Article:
New Comparative Grammar of Greek and Latin / Edition 1

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Like Carl Darling Buck's Comparative Grammar of Greek and Latin (1933), this book is an explanation of the similarities and differences between Greek and Latin morphology and lexicon through an account of their prehistory. It also aims to discuss the principal features of Indo-European linguistics. Greek and Latin are studied as a pair for cultural reasons only; as languages, they have little in common apart from their Indo-European heritage. Thus the only way to treat the historical bases for their development is to begin with Proto-Indo-European. The only way to make a reconstructed language like Proto-Indo-European intelligible and intellectually defensible is to present at least some of the basis for reconstructing its features and, in the process, to discuss reasoning and methodology of reconstruction (including a weighing of alternative reconstructions). The result is a compendious handbook of Indo-European phonology and morphology, and a vade mecum of Indo-European linguistics—the focus always remaining on Greek and Latin. The non-classical sources for historical discussion are mainly Vedic Sanskrit, Hittite, and Germanic, with occasional but crucial contributions from Old Irish, Avestan, Baltic, and Slavic.

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Editorial Reviews

From the Publisher
"...classicists, but especially linguists and Indo-Europeanists, will be grateful to Sihler for undertaking and completing successfully the enormous task of providing them with a modern comparative grammar of Greek and Latin."—Classical World

"...a clear exhaustive presentation of the facts....We have to be thankful to the author for offering us a reliable guide for further study in the historical linguistics of the classical languages."—The Journal of Indo-European Studies

"Teachers of Greek and Latin grammar will do well to consult this work..."—Religious Studies Review

"...the author's erudition is evident on every page, and the discussion includes many persuasive insights into the countless phenomena it ranges over....a book which no Indo-Europeanist can afford to ignore..."—The Classical Journal

"...the [New Comparative Grammar of Greek and Latin] ...applies wide learning and prodigious labor toward filling many of the serious gaps that the present century had opened, or widened, in Buck's essentially nineteenth-century work."—lassical Views

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Product Details

  • ISBN-13: 9780195083453
  • Publisher: Oxford University Press, USA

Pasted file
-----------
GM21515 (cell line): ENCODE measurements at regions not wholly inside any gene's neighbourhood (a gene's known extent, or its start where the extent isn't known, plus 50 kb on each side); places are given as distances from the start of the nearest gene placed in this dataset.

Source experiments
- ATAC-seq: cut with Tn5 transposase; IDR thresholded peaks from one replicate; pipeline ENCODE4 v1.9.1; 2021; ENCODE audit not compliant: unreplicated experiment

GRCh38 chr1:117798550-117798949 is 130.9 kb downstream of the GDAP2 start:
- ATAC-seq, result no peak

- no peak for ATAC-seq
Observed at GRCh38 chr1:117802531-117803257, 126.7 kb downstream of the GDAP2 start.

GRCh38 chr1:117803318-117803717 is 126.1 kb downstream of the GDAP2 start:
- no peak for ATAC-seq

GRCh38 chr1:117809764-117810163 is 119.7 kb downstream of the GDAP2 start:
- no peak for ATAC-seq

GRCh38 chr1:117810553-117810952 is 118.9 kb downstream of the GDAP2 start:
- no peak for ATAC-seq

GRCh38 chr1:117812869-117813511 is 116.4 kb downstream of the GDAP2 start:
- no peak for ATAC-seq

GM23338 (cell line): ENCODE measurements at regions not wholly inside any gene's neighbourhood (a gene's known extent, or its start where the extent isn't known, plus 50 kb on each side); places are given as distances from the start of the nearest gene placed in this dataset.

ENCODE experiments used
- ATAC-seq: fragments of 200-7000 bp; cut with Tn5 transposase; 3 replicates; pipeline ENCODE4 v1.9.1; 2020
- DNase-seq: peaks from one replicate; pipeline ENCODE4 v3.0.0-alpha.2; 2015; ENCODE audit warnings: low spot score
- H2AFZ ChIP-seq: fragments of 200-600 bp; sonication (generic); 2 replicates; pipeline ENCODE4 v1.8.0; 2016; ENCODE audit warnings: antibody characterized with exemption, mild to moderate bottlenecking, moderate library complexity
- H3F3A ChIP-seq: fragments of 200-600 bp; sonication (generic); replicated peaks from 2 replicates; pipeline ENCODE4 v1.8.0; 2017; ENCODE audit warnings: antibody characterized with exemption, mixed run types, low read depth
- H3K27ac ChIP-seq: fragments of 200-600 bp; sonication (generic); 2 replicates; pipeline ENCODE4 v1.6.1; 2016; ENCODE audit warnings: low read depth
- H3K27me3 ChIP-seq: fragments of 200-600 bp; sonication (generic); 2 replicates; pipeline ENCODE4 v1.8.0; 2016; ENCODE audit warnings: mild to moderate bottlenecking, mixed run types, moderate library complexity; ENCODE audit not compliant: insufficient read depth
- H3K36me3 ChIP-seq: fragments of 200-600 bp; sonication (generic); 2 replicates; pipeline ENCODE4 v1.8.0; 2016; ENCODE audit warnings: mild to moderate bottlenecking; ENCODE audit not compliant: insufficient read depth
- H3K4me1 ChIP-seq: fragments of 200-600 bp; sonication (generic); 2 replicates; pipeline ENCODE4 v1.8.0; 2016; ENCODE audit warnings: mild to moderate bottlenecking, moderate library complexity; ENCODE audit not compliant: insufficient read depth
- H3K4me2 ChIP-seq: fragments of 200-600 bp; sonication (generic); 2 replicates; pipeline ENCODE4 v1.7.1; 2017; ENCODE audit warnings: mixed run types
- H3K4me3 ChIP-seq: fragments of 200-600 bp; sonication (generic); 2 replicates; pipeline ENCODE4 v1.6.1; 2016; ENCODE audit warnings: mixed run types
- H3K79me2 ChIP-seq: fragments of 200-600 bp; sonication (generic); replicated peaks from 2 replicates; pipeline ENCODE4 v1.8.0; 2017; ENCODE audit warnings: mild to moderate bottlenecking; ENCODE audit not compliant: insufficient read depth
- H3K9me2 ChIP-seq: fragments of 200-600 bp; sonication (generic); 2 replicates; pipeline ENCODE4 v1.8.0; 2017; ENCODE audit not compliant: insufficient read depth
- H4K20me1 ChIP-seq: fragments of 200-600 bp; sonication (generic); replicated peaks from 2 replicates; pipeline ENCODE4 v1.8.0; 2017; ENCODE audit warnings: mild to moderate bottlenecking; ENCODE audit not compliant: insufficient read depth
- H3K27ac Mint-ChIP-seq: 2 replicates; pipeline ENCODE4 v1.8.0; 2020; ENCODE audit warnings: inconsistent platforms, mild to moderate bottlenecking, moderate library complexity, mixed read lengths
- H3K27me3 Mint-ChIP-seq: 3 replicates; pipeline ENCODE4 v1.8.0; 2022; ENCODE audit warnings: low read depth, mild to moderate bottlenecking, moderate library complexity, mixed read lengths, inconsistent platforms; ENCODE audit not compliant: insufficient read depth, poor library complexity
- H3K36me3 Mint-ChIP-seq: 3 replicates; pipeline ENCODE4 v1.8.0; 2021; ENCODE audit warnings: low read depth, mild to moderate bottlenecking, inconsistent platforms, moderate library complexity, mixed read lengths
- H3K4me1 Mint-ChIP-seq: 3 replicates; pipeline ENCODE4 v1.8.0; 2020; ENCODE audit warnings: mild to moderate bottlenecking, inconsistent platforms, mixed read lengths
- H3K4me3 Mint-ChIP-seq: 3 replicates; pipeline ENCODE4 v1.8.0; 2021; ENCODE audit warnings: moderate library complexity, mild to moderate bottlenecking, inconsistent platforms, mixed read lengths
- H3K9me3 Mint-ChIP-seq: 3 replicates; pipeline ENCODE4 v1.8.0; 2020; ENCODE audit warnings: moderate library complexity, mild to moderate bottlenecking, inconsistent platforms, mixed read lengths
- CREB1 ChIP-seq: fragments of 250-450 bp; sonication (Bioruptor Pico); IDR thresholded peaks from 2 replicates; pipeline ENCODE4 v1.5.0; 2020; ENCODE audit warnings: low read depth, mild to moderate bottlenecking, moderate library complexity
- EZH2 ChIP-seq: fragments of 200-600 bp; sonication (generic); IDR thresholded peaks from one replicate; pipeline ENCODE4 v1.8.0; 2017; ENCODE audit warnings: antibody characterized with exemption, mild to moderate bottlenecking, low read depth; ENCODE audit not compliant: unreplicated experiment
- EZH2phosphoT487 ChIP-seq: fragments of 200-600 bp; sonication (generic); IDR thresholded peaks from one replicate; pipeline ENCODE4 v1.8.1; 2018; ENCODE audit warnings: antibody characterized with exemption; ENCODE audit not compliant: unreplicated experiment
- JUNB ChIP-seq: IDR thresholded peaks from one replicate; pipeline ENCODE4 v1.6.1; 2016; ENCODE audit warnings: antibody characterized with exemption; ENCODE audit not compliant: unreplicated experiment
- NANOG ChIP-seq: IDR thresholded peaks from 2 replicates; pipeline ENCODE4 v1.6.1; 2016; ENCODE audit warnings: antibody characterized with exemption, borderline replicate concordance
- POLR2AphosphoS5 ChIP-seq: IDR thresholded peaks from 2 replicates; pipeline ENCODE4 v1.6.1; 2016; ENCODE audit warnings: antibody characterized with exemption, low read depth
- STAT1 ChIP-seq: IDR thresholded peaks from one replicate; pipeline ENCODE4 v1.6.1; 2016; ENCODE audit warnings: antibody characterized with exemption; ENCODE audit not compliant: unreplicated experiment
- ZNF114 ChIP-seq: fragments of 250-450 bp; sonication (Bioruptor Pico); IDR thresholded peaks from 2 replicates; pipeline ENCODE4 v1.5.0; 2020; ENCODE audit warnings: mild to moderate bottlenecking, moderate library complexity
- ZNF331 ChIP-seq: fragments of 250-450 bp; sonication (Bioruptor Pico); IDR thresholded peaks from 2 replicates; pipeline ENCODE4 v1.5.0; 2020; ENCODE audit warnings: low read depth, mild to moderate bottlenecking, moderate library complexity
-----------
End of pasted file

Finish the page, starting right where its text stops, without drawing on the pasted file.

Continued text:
• Publication date: 1/28/1995
  • Edition description: New Edition
  • Edition number: 1
  • Pages: 720
  • Lexile: 1290L (what's this?)
  • Product dimensions: 9.20 (w) x 6.50 (h) x 1.60 (d)

Meet the Author

Andrew L. Sihler is Professor Emeritus of Linguistics, University of Wisconsin, Madison.

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Table of Contents

Pt. I Introduction
The Indo-European family of languages 1-11 1
Greek 12-5 7
Latin and the italic languages 16-21 12
The Greek and Latin signaries 22-7 17
Notes on citation and transcription 28-35 24
Pt. II Phonology
Vowels and diphthongs 36-129 35
Short vowels in initial syllables 36-48 35
Long vowels and vowel + laryngeal 49-56 46
Diphthongs initial syllables 57-64 52
Vowels in medial and final syllables in Latin 65-75 59
Phonetics of long and short vowels 76-8 71
Lengthening and shortening of vowels in Greek 79 74
Syncope in Greek 80 75
Lengthening of vowels in Latin 81 75
Shortening of vowels in Latin 82-5 77
Contraction of vowels in Greek 86-7 80
Contraction of vowels in Latin 88 83
Prothetic vowels in Greek 89-90 85
Vowel assimilation in Greek 91 88
Anaptyxis in Latin 92 90
Syllabic consonants 93-109 90
Vowel gradation - ablaut 110-29 108
Disyllabic roots 121-3 124
Reduced grades 124 128
Conditions and causes of PIE ablaut 125 129
Lengthened grades 126 130
Distribution of PIE ablaut grades 127-9 131
Consonants 130-241 135
Stops 131-64 136
Bilabial stops 140-3 145
Apical stops 144-51 147
Dorsal stops 152-64 151
Laryngeals 165-7 165
Pie *s 168-74 168
Liquids, nasals, and glides 175-207 173
Liquids and Nasals 176-7 174
Glides 178-207 175
PIE *w 182-90 178
PIE *y 191-207 187
Changes in groups of consonants 208-31 196
Stop + stop 210-2 199
Stop + *s 213-5 203
Nasal + consonant 216-8 205
Stop + nasal 219-22 206
Groups containing a liquid 223-4 209
Groups containing *s 225-9 213
Groups of three or more consonants 230-1 218
Shortening of long double consonants 232 222
Lengthening of consonants 233-4 223
Assimilation and dissimilation of non-contiguous consonants. Metathesis 235 224
Final consonants 236-7 226
Sandhi - changes in external combination 238-41 231
Accent 242-8 233
PIE accent 242 233
Greek 243-5 235
Latin 246-8 239
Pt. III Declension
Parts of speech 249-50 243
Indo-European nominals 251-359 244
Nouns 255-336 248
Case-endings 255-7 248
o-stems second declension 258-61 256
eH[subscript 2]-stems first declension 262-70 266
Consonant stems 271-301 278
Root nouns and nouns ending in a stop 274-8 281
r-stems and n-stems 279-89 287
r/n-stems 290-2 298
Greek [tau]-stem neuters originally belonging to other stem types 293 302
m-stems, l-stems 294 303
s-stems 295-301 305
i-stems 302-9 311
u- and u-stems 310-8 319
Diphthongal stems 319-29 328
Latin fifth declension 330-1 341
Varia 332-6 343
Declension of adjectives 337-47 348
o/a-stem adjectives 337-9 348
u-stem adjectives 340-1 349
i-stem adjectives 342 352
Consonant-stem adjectives 343-7 353
Comparison of adjectives 348-59 356
Pt. IV Pronouns
Personal pronouns 360-70 369
Possessive pronouns 371 382
Greek reflexive pronouns 372 383
Greek reciprocal pronouns 373 383
Demonstrative, interrogative, indefinite, & relative pronouns 374-85 384
Pt. V
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